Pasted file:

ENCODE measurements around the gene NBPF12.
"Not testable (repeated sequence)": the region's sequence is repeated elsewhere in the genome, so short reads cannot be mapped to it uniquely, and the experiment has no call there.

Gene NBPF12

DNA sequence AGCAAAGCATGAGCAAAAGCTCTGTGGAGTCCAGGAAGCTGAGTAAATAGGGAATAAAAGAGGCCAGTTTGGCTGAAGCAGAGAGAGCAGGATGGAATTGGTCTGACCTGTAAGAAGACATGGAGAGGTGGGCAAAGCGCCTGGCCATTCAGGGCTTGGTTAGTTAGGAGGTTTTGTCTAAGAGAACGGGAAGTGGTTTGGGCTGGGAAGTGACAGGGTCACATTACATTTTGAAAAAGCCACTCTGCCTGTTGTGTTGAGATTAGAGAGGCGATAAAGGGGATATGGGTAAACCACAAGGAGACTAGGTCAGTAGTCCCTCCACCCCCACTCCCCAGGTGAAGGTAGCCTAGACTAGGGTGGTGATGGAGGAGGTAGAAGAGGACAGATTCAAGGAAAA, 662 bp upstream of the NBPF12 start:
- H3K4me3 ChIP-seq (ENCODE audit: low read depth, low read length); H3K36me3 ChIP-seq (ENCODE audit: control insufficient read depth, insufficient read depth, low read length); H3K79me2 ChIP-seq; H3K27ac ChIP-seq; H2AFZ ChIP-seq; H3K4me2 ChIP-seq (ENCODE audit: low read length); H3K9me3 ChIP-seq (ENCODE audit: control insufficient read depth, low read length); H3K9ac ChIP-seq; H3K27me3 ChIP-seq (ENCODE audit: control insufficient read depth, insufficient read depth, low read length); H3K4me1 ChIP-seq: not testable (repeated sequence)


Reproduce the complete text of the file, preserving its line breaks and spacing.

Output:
ENCODE measurements around the gene NBPF12.
"Not testable (repeated sequence)": the region's sequence is repeated elsewhere in the genome, so short reads cannot be mapped to it uniquely, and the experiment has no call there.

Gene NBPF12

DNA sequence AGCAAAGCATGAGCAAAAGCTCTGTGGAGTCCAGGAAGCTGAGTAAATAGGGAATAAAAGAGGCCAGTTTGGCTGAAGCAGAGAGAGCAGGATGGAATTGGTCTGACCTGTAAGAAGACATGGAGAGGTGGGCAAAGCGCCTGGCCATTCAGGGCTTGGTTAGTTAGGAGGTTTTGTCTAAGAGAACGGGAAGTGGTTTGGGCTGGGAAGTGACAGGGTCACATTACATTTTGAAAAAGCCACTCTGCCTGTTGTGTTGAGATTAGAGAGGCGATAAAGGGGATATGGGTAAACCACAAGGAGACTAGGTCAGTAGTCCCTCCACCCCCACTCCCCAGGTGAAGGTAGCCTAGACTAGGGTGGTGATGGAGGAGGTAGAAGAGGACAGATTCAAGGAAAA, 662 bp upstream of the NBPF12 start:
- H3K4me3 ChIP-seq (ENCODE audit: low read depth, low read length); H3K36me3 ChIP-seq (ENCODE audit: control insufficient read depth, insufficient read depth, low read length); H3K79me2 ChIP-seq; H3K27ac ChIP-seq; H2AFZ ChIP-seq; H3K4me2 ChIP-seq (ENCODE audit: low read length); H3K9me3 ChIP-seq (ENCODE audit: control insufficient read depth, low read length); H3K9ac ChIP-seq; H3K27me3 ChIP-seq (ENCODE audit: control insufficient read depth, insufficient read depth, low read length); H3K4me1 ChIP-seq: not testable (repeated sequence)